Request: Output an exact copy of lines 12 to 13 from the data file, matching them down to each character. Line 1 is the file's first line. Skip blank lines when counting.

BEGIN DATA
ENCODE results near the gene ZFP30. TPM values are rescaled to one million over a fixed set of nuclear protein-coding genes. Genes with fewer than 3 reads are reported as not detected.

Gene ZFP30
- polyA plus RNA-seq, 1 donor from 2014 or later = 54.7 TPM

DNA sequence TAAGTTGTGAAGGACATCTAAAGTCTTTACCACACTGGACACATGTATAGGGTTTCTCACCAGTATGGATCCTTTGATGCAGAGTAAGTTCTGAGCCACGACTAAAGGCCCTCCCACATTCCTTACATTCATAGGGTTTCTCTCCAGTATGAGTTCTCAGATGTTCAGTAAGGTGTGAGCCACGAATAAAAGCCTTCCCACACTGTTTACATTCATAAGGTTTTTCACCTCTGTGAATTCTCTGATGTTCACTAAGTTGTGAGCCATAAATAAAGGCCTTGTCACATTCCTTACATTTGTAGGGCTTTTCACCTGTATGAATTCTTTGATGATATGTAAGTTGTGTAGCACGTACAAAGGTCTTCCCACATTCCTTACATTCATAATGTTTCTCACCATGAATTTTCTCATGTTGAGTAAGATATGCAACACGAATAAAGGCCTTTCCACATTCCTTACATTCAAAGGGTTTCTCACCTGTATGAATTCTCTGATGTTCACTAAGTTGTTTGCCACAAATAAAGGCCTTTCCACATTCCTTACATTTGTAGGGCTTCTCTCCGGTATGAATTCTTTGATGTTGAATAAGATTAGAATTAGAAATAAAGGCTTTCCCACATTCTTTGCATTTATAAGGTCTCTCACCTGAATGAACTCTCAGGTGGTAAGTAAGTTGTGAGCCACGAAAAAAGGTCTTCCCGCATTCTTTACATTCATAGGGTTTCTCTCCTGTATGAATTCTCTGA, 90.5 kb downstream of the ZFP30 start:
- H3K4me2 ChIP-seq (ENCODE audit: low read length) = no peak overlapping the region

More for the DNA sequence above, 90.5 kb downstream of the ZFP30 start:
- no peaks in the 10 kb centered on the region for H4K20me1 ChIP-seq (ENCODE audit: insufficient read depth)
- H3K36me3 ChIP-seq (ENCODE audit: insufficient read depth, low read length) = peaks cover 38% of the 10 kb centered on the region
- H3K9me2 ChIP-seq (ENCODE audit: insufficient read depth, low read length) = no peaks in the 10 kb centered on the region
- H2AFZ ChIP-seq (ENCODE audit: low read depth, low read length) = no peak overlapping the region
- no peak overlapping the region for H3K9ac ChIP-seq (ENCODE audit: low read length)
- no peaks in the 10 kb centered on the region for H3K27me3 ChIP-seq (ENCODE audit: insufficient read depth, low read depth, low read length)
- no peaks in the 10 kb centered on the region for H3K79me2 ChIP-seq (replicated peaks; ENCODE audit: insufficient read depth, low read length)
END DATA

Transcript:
- no peaks in the 10 kb centered on the region for H3K27me3 ChIP-seq (ENCODE audit: insufficient read depth, low read depth, low read length)
- no peaks in the 10 kb centered on the region for H3K79me2 ChIP-seq (replicated peaks; ENCODE audit: insufficient read depth, low read length)